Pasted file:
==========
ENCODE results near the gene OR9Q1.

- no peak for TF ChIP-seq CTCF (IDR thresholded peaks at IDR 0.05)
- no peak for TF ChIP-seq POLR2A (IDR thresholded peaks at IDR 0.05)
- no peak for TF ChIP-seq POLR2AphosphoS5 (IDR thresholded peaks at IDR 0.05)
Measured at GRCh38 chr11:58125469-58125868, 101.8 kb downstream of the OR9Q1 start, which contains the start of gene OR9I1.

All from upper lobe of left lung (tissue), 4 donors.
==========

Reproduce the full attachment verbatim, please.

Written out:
ENCODE results near the gene OR9Q1.

- no peak for TF ChIP-seq CTCF (IDR thresholded peaks at IDR 0.05)
- no peak for TF ChIP-seq POLR2A (IDR thresholded peaks at IDR 0.05)
- no peak for TF ChIP-seq POLR2AphosphoS5 (IDR thresholded peaks at IDR 0.05)
Measured at GRCh38 chr11:58125469-58125868, 101.8 kb downstream of the OR9Q1 start, which contains the start of gene OR9I1.

All from upper lobe of left lung (tissue), 4 donors.